We went back to NFL-plus for film review of the opening kickoff. In addition to Carter, Avery Williams, DeAngelo Malone, Dorian Etheridge, Erik Harris, Doug Marlowe, Quinton Bell, Keith Smith, Darren Hall and Mike Ford were on the kickoff coverage team.
4. London update: Smith said wide receiver Drake London, who was hit on his left knee on his only catch against the Lions, likely will miss this week. With London out, the Falcons are looking at the depth at wide receiver.
“You need a lot of guys. I know certain guys get a lot of attention when they’re a top pick,” Smith said. “People get involved and obsessed with stats, but it takes 11 players to make something go for offense, special teams and defense, so I like where our team’s at and the way these guys work and compete.”
5. Ragone on the QBs: Falcons offensive coordinator Dave Ragone gave his critique Tuesday of the play of quarterbacks Marcus Mariota and Desmond Ridder.
“I think, first and foremost, there were a couple of things that we wanted to accomplish with the quarterbacks – get out there and get out of the huddle with tempo, get us into the (plays) logistically, the motion landmarks, the right plays – so we wanted to see that from a mental standpoint,” Ragone said.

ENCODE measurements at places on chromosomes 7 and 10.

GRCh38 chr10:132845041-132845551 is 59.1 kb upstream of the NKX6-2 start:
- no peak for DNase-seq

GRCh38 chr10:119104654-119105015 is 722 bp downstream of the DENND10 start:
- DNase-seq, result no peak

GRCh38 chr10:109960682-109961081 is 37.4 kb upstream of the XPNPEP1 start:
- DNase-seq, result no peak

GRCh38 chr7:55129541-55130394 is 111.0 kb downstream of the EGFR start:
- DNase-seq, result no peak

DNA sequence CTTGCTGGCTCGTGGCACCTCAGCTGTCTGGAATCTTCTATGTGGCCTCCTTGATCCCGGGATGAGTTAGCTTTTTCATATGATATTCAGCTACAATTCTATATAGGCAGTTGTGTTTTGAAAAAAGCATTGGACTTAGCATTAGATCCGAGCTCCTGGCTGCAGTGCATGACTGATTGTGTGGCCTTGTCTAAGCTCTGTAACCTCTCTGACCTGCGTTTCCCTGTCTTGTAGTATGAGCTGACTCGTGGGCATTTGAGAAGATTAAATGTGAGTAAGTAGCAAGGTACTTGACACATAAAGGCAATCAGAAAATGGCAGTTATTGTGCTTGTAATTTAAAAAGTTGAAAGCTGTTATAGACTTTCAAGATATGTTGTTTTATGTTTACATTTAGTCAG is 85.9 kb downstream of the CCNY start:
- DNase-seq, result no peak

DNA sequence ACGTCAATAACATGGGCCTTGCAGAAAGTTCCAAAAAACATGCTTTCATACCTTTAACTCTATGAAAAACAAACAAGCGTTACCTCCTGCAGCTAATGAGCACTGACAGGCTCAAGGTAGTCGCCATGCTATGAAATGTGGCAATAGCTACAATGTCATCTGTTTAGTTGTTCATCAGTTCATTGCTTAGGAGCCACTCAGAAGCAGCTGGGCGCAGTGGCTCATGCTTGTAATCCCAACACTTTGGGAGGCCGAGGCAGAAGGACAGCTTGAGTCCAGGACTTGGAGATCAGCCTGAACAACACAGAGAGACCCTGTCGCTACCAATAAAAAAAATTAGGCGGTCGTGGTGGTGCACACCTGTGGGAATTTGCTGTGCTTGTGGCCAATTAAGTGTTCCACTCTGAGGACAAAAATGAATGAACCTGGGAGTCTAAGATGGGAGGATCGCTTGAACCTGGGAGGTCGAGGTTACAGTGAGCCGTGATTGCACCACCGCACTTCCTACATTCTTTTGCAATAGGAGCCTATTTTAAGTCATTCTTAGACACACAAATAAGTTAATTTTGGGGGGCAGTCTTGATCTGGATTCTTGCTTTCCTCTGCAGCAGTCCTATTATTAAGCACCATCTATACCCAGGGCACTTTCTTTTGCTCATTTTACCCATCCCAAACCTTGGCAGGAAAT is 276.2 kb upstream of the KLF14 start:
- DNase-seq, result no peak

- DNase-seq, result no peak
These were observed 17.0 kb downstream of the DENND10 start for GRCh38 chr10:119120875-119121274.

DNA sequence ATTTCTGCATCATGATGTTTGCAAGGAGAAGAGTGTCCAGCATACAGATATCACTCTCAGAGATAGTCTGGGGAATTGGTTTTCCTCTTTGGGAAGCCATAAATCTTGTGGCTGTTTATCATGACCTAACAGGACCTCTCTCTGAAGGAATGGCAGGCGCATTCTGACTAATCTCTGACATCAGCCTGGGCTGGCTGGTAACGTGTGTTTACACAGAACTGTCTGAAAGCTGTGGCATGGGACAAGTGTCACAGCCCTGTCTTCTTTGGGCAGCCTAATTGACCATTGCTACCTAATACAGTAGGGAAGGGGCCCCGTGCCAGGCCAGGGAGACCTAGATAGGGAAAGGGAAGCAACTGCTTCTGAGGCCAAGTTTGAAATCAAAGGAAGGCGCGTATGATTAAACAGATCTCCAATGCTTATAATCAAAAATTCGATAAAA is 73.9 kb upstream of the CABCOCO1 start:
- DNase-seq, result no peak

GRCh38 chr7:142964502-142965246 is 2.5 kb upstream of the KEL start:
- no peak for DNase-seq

Once they were able to run some plays, Ragone focused on the execution.
“So, go through your reads, your progressions,” Ragone said. “Then, obviously, allow yourself to continue to move the ball down the field. You saw it in the first drive with Marcus. Not everything played out exactly perfectly, but he found a way to continue with the rest of the offense to keep the chains going and found the end zone.”
6. Oliver cross training at safety: Falcons nickel back Isaiah Oliver has been getting some work at safety.
“Well, there were a couple of guys we are trying to cross train, no different than the (offensive) line,” Smith said. “Depending on who’s up on game day, you’ve got guys that can play multiple spots when you’ve got 48 guys up. If you want to run multiple personnel packages, which we do, you’ve got to be able to cross train guys. We’ll do that with a couple of different guys.”